Ouarzazate, Morocco – Solar thermal electricity (STE) could supply as much as 12 percent of the world’s power needs by 2050, given the right conditions, according to a new report. The report, Solar Thermal Electricity Global Outlook 2016, 4th Edition, is released today by Greenpeace International, SolarPACES and ESTELA (European Solar Thermal Electricity Association). It also shows how STE could create millions of jobs.
“This report makes clear that STE is key to achieving a world powered by 100% renewable energy by 2050, which is essential if we are to protect the climate,” said Dr Luis Crespo, President of ESTELA. “The importance of STE is its ability to harness the sun to provide round-the-clock energy, even when the sun isn’t shining. It unlocks a future of emission-free energy in sun-belt countries around the planet.”
That potential can be seen in the Moroccan project, Noor 1, which is officially opened today (Feb 4). This 160 MW project has boosted the local economy and will cut Morocco’s emissions by 240,000 tons per year, according to estimates from the energy ministry. But Noor 1 is merely the first phase of the Noor STE project. Two more phases are planned and are already under development. Once completed, Noor will be the largest solar power production facility in the world at 580 MW.
“Noor 1 isn’t just a show-case for STE technology,” said M. Bial, ESTELA Secretary General. “It shows that countries like Morocco can be leaders in renewable energy, setting the country on a path that Europe should follow.
“The use of STE technology will bring huge benefits not only to Morocco’s electricity system and its users, but to the whole country’s economy.”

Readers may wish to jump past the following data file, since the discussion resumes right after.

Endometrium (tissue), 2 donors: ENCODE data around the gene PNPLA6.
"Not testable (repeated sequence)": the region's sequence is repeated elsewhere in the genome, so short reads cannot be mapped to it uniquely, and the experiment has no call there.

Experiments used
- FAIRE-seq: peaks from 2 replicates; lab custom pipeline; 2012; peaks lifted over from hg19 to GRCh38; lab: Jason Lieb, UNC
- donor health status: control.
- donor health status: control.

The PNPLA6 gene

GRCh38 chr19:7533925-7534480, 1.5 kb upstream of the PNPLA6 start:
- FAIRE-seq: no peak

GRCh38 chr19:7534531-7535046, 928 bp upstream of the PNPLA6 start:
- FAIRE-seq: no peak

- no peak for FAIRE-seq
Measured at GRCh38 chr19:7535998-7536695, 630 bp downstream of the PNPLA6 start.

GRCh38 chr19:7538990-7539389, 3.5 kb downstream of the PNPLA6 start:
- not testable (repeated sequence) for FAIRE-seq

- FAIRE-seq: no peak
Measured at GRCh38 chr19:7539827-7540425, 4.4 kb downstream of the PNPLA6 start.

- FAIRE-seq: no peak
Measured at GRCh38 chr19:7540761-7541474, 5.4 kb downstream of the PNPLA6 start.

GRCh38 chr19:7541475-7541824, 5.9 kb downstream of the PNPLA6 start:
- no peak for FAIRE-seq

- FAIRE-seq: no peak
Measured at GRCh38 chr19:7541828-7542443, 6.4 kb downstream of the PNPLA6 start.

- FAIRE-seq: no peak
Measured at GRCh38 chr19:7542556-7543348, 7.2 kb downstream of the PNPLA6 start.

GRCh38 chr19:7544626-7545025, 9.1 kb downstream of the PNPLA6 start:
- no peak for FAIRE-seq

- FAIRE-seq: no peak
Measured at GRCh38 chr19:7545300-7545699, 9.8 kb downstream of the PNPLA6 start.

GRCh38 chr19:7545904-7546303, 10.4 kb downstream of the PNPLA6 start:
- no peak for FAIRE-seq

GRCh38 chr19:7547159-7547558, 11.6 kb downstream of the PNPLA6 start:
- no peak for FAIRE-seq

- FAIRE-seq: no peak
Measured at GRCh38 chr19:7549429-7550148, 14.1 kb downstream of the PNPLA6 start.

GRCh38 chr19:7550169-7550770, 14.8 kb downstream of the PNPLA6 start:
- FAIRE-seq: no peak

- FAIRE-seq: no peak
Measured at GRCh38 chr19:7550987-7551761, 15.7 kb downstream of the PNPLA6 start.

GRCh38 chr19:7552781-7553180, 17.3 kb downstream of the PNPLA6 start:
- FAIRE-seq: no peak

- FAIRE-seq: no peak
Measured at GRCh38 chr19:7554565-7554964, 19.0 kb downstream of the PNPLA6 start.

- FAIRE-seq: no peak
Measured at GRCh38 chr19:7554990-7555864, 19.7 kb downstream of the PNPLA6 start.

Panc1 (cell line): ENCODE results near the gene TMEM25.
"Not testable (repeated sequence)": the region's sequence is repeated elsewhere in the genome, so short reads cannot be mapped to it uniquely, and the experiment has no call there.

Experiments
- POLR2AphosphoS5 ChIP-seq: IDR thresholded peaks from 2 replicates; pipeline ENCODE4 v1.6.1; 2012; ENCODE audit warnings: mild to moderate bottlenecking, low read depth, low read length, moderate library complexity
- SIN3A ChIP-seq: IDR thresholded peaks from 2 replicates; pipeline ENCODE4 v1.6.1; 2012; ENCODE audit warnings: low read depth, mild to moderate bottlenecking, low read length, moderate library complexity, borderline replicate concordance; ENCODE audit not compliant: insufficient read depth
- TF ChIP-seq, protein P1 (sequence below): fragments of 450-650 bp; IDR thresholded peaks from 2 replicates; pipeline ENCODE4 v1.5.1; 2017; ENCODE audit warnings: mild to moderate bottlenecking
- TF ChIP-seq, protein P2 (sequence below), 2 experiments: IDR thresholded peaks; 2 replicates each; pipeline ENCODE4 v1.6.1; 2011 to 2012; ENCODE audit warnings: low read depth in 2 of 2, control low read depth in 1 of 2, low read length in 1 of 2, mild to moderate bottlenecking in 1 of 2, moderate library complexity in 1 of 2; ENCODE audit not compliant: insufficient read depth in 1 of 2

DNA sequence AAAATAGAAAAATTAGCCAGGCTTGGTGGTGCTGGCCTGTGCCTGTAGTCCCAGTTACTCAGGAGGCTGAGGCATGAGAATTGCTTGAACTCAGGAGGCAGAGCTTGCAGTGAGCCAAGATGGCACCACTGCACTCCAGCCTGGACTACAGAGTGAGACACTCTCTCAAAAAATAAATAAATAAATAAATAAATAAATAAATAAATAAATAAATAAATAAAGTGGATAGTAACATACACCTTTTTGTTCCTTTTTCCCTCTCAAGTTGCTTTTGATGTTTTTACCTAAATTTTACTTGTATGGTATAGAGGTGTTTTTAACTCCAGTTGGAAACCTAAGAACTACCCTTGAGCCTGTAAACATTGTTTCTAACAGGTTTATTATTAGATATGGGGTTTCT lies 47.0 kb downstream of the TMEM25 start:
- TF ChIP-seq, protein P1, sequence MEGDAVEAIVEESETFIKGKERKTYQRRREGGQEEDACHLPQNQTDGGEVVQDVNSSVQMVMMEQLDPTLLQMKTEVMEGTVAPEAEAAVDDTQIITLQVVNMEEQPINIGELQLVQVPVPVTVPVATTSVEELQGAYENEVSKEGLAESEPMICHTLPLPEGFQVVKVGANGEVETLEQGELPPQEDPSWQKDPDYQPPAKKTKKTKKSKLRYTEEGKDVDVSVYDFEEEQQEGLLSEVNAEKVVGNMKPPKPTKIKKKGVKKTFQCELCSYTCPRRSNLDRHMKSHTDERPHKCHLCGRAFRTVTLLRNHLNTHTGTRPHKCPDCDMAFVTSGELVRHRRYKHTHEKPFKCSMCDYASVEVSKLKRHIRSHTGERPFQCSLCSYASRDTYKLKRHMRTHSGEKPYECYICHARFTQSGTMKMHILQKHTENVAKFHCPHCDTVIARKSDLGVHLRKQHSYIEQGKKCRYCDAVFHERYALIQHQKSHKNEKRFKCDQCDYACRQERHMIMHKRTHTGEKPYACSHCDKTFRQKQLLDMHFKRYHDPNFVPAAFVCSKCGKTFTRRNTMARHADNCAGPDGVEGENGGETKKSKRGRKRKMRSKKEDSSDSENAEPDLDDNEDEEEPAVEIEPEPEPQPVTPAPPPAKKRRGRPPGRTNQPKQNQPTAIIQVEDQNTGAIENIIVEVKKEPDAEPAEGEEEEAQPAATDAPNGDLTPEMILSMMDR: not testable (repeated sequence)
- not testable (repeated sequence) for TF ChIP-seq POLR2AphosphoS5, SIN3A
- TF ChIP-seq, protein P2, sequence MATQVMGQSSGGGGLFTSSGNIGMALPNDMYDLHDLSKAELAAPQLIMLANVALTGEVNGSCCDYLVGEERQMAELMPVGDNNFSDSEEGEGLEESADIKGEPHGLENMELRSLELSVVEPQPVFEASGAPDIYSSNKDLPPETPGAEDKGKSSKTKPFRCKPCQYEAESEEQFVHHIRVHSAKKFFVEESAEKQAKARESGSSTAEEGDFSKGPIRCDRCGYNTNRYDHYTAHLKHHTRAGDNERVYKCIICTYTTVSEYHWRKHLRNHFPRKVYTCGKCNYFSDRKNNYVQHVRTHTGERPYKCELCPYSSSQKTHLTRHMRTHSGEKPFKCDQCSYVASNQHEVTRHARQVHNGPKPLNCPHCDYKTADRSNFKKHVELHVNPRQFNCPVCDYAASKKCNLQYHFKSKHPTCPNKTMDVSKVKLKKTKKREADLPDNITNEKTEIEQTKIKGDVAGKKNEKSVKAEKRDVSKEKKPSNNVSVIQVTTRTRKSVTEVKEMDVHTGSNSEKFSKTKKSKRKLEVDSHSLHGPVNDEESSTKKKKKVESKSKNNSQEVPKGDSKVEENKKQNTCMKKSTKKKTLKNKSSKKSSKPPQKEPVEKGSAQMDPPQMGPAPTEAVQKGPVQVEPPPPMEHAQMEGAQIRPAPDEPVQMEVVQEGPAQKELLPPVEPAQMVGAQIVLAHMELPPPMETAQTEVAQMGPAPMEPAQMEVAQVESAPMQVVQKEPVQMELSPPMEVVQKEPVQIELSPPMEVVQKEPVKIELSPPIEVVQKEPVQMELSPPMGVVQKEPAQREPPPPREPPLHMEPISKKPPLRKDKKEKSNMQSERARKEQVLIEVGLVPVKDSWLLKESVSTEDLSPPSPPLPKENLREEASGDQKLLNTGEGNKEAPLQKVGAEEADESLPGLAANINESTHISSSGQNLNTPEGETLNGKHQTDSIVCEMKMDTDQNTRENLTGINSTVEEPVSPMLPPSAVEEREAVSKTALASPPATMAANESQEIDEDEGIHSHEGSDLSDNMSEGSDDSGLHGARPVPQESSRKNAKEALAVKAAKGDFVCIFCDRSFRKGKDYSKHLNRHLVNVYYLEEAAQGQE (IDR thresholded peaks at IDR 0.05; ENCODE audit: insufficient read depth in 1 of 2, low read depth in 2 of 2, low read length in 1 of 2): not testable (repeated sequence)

The annual market volume for STE hit the one billion US dollar mark in 2009. Whilst the installed capacity of STE in 2006 was only 0.5 GW, it has increased by a factor of 10 to almost 5 GW today. The STE sector is heading towards double digit GW capacity within the next five years. It’s now essential that the European Union, the United States, Australia and other regions act to remove barriers that prevent STE projects from obtaining financing, for example, so that STE reaches its full potential.
The Solar Thermal Electricity Global Outlook 2016 modelled several future scenarios for technology growth. Given favourable policy conditions for STE, along with a strong uptake of energy efficiency, the scenarios show that STE could employ as many as 2.7 million people by 2030, and deliver a significant share of the world’s electricity by 2050. STE could also reduce global CO2 emissions by more than 37 billion tonnes. That is equivalent to four years of CO2 emissions from China.
“This is an inspiring vision not just for our political leaders, but also millions of citizens around the world,” said Emily Rochon from Greenpeace International. “STE can boost local economies, provide a reliable energy supply and most importantly, reduce CO2 emissions. When world leaders signed the Paris Agreement in December, it was a recognition that the climate clock is ticking. We have to radically reduce emissions now. STE should be part of that process.”
This article can also be found on the ESTELA website.